News Release

Seen once, never forgotten

You don't have to be human to like a good horror flick, Kyoto scientists show

Peer-Reviewed Publication

Kyoto University

Cannot Be Unseen

image: An ape viewer (upper left) intently watches a test film, anticipating that a researcher dressed in an ape costume will emerge from the right-hand door (as indicated by red, eye-tracking dots). view more 

Credit: Kyoto University

Kyoto, Japan -- Having once seen the shower scene in Alfred Hitchcock's 1960 thriller Psycho, who can forget what happens next?

And it turns out that aside from humans, great apes (in this case, chimpanzees and bonobos) also remember events in films -- and can anticipate what takes place in memorable scenes.

Researchers at Kyoto University's Wildlife Research Center, writing in the journal Current Biology, adapted eye-tracking technology for the apes, enabling the team to record how the apes were viewing various video clips.

"When shown a video for the second time, after a 24-hour delay, the apes clearly anticipated what was coming next," explains first-author Fumihiro Kano. "This demonstrates their ability to encode single-experience events into long-term memory."

The team began by creating two series of short films, King Kong Attack and Revenge to King Kong, in which the apes are shown a familiar sort of environment where rather shockingly unfamiliar events take place. For example in the first series, two doors are visible, but an attacking 'King Kong' (in reality, a researcher dressed in a Kong costume) only emerges from the right or left side. 24 hours later, when shown the film again, the apes' attention focused on the side they had seen previously, even before Kong emerged.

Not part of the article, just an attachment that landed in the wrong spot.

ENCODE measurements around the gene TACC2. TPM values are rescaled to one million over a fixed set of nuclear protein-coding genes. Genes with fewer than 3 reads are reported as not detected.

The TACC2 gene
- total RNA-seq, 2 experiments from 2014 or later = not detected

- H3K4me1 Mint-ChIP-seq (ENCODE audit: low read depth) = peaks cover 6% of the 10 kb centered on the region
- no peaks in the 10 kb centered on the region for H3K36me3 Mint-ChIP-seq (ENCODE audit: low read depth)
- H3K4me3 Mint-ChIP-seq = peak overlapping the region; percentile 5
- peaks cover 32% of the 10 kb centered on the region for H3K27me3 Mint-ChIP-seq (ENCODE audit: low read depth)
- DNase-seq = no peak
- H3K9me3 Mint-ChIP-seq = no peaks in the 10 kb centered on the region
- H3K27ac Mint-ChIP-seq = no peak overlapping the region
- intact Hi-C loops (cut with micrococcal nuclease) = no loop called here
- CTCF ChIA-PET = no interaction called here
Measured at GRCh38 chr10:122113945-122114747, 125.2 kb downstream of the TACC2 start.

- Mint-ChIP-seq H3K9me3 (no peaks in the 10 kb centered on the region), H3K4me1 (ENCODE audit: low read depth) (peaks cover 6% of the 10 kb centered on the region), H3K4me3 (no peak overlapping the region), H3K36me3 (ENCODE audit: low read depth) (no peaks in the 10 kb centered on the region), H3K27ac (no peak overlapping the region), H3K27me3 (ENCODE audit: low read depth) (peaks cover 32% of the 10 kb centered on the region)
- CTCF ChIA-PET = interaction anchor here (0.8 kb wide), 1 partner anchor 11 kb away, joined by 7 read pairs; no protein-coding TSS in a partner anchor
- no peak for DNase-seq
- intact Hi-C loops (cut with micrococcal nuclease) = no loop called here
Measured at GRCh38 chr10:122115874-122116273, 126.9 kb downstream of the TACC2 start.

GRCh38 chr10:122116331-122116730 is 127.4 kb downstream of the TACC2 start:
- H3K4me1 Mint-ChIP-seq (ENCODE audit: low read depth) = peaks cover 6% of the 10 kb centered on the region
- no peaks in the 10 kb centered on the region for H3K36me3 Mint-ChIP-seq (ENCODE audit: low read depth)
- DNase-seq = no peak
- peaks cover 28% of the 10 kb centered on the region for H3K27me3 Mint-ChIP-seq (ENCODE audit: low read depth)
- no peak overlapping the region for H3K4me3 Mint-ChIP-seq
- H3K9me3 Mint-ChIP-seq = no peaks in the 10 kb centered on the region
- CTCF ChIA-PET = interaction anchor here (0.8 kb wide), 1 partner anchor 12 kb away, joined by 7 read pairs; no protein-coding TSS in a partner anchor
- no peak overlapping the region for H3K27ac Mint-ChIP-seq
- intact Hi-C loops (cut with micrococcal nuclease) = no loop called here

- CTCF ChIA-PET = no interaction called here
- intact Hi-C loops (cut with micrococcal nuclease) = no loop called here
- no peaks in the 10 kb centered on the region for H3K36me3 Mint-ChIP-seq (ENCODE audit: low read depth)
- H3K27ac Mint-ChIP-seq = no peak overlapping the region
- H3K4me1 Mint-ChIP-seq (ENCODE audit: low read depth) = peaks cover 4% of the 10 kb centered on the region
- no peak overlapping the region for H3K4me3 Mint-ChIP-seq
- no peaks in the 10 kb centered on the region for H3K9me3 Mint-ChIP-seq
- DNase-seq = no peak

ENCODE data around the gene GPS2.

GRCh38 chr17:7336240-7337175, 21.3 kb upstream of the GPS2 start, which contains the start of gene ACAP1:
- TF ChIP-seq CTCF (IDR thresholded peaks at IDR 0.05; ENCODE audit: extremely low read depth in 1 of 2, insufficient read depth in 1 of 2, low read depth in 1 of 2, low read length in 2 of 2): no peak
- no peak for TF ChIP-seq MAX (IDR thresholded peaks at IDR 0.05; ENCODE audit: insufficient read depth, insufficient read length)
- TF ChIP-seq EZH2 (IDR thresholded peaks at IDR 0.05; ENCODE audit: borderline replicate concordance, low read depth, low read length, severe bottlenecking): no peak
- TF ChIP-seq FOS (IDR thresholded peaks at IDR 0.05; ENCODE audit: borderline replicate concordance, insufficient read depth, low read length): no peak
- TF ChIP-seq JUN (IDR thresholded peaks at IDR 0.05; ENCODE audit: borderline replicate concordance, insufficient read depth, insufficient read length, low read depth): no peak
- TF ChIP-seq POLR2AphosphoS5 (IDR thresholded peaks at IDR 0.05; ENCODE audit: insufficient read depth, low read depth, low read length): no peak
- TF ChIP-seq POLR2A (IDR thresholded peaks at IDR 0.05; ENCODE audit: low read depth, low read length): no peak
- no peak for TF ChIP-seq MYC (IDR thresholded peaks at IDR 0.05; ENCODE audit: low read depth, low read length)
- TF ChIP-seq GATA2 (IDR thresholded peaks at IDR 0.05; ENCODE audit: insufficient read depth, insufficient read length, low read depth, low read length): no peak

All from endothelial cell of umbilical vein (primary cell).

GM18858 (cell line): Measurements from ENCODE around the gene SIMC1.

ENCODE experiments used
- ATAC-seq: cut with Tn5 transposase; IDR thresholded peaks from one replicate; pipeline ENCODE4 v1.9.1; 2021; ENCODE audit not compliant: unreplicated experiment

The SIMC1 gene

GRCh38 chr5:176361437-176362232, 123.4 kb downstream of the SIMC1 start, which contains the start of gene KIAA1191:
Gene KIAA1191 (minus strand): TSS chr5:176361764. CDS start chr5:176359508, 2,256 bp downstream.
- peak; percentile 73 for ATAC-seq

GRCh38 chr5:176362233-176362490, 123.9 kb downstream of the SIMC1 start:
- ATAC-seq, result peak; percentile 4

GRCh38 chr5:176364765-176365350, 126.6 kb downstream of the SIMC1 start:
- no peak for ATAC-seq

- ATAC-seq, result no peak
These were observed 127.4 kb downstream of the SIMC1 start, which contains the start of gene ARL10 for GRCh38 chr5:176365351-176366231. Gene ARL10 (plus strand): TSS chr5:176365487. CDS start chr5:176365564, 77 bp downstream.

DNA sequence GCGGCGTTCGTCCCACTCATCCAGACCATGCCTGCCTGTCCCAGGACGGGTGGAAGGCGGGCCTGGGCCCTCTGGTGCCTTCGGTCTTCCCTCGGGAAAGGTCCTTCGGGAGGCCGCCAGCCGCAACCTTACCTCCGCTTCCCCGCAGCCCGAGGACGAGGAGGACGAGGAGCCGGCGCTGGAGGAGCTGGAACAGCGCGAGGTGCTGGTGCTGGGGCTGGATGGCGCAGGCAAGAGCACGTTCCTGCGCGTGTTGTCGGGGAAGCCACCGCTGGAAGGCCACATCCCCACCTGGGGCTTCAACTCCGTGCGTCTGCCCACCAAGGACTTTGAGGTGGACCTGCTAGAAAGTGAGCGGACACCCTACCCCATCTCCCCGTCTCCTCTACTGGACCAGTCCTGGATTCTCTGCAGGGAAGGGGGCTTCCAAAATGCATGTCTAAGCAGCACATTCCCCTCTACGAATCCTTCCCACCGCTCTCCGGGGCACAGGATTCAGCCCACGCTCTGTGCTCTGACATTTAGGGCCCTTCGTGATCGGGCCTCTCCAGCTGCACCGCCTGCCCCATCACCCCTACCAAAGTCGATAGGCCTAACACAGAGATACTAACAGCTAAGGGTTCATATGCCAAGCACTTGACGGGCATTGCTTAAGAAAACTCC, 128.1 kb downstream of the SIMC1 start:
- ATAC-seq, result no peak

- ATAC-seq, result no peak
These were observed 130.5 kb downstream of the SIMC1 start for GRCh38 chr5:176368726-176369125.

Previous studies in this area have been based on prior long-term training of apes.

"What makes our result unique is that the apes encoded the information after only one viewing," says Satoshi Hirata, a senior member of the team. "This ability should help them avoid impending danger, interact socially, and navigate complex environments."


The paper "Great Apes Make Anticipatory Looks Based on Long-Term Memory of Single Events" will appear in the 5 October 2015 issue of Current Biology, with doi:

Kyoto University is one of Japan and Asia's premier research institutions, founded in 1897 and responsible for producing numerous Nobel laureates and winners of other prestigious international prizes. A broad curriculum across the arts and sciences at both undergraduate and graduate levels is complemented by numerous research centers, as well as facilities and offices around Japan and the world. For more information please see:

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